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Pages 4-7

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From page 4...
... 4 Introduction 1.1 How to Use This Guidebook The task of planning and designing traveler-responsive restrooms and amenities is complicated. Nearly every expectation, requirement, or initiative conflicts with another.
From page 5...
... Introduction 5 – Public Showers – Clothes Changing – Health/Urgent Care – Business Centers This guidebook is organized chronologically to follow the process that the restroom and amenities team navigates, from determining drivers and goals through post-construction evaluation. Planning is the first of the three primary stages in a restroom project.
From page 6...
... 6 Planning and Design of Airport Terminal Restrooms and Ancillary Spaces Supporting forms and reference materials for this guidebook are provided in Appendices A through I, which are available on the TRB website by searching "ACRP Research Report 226". Throughout this guidebook, the following icons have been used to highlight significant points of interest: Significant Customer Service Impact Accessibility Sustainability Product Development Opportunity Potential Conflict with Other Needs 1.2 Research Approach The development of this guidebook began with reviewing current resources available for the planning and design of restrooms and amenities, soliciting input from significant stakeholders -- including the traveler and the airport management perspectives -- and conducting case studies on restrooms of various sizes and amenities at airports of various sizes throughout the United States, Canada, Europe, and the Middle East.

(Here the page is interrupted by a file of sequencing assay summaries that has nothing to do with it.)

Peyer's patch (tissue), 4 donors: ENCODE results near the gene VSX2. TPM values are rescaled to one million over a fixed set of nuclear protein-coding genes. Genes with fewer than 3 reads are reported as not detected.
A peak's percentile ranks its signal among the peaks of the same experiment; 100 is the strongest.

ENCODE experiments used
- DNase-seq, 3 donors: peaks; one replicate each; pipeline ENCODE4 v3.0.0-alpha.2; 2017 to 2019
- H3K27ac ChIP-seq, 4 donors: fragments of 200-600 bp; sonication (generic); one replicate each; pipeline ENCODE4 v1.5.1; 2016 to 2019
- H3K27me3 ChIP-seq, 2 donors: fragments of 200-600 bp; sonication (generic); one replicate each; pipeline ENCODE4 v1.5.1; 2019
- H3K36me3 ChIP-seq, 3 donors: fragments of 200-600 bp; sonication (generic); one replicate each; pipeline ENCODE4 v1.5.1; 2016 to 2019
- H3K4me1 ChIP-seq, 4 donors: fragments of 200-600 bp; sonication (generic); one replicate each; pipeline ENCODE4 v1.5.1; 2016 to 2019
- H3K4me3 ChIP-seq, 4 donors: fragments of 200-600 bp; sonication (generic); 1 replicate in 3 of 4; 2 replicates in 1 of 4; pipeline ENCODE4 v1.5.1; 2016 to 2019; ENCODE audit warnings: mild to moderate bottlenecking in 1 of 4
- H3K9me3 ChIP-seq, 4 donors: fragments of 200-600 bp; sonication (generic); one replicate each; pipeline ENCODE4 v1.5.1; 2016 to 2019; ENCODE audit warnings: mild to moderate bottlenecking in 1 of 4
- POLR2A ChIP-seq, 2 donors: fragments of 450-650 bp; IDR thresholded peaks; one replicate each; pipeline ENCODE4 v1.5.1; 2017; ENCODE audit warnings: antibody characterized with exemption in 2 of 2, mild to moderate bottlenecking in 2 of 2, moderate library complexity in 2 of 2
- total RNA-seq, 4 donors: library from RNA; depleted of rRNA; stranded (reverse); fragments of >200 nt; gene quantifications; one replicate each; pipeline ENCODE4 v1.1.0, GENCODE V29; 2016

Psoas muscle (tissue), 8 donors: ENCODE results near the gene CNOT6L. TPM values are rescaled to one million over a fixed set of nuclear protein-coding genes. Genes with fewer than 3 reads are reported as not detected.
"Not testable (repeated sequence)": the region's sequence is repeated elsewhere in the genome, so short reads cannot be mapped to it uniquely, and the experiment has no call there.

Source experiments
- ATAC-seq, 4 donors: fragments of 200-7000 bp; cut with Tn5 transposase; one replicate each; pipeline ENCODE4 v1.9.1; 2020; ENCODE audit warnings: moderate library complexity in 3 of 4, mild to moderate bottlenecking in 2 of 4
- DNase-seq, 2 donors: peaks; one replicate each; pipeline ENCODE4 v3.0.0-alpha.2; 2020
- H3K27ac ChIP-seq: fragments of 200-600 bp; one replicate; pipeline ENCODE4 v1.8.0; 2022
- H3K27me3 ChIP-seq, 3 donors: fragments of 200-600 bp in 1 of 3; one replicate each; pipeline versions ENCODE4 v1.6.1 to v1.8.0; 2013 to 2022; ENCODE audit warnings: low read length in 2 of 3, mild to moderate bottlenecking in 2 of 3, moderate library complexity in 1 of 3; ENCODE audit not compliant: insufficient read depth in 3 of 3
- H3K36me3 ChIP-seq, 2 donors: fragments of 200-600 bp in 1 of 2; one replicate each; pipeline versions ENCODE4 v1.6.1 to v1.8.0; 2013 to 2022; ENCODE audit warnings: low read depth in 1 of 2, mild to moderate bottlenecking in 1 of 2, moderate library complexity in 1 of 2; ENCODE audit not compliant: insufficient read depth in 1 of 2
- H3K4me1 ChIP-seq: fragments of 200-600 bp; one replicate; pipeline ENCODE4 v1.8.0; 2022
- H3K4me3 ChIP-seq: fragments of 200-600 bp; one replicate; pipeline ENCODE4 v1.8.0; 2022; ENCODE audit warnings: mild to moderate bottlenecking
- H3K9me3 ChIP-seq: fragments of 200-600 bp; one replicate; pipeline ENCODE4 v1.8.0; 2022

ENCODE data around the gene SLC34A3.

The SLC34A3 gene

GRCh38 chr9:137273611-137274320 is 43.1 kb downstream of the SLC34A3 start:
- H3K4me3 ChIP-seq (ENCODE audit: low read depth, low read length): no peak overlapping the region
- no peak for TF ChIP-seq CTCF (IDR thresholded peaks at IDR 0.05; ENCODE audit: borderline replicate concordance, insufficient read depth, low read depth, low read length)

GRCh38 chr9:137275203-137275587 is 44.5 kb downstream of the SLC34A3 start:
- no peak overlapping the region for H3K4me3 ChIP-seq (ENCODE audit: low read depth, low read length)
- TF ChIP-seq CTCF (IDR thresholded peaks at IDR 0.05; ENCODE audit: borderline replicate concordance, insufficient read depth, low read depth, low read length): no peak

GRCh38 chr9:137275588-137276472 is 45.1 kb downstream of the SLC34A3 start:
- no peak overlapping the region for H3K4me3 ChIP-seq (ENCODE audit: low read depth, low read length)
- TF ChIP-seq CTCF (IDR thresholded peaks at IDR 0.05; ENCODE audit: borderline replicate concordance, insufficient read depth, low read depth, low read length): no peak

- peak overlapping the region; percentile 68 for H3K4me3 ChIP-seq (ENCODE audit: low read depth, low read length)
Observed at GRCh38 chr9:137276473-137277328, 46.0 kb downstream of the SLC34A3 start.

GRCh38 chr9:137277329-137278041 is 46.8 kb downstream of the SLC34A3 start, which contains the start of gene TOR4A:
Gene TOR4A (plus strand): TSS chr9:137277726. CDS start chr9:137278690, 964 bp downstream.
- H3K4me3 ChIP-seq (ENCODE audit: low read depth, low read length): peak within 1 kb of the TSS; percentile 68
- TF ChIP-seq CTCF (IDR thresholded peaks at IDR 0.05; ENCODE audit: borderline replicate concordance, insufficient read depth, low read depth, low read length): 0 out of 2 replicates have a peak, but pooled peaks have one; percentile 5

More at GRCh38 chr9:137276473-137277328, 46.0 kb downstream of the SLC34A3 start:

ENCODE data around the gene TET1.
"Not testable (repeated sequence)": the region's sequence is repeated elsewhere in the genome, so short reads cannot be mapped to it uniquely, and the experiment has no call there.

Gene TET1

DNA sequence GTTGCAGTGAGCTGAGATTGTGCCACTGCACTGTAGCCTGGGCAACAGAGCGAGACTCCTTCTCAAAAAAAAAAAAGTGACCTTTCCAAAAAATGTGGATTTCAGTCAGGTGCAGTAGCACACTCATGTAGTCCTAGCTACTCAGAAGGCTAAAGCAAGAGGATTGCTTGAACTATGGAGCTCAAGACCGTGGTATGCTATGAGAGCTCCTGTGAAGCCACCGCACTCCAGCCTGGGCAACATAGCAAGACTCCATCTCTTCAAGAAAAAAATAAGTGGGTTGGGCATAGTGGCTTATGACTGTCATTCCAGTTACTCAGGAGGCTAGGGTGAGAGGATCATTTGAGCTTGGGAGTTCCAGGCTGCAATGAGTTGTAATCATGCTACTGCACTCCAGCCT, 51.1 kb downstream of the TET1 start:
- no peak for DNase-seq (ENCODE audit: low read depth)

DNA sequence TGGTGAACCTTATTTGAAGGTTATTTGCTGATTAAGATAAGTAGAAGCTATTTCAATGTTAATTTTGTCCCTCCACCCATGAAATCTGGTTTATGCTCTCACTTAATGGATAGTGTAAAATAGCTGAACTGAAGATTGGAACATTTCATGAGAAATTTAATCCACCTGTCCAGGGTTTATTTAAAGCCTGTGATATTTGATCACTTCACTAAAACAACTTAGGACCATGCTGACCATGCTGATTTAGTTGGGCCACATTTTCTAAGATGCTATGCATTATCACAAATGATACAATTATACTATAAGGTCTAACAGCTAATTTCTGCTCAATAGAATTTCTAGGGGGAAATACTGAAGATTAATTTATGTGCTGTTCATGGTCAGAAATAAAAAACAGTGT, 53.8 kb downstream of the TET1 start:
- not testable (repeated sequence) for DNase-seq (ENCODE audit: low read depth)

From page 7...
... Introduction 7 Travelers with disabilities also included desires for • Restroom(s) reserved for travelers with disabilities, so they do not have to wait for the accessible stall to be free • Clear signage • Large enough toilet stalls for both maneuvering and belongings Other concerns and desires included preventing the intrusion of natural and fixture noises, providing adequate ventilation and lighting, considering broader fixture features, and providing light colors, as well as using fewer or no grout joints that tend to show dirt.

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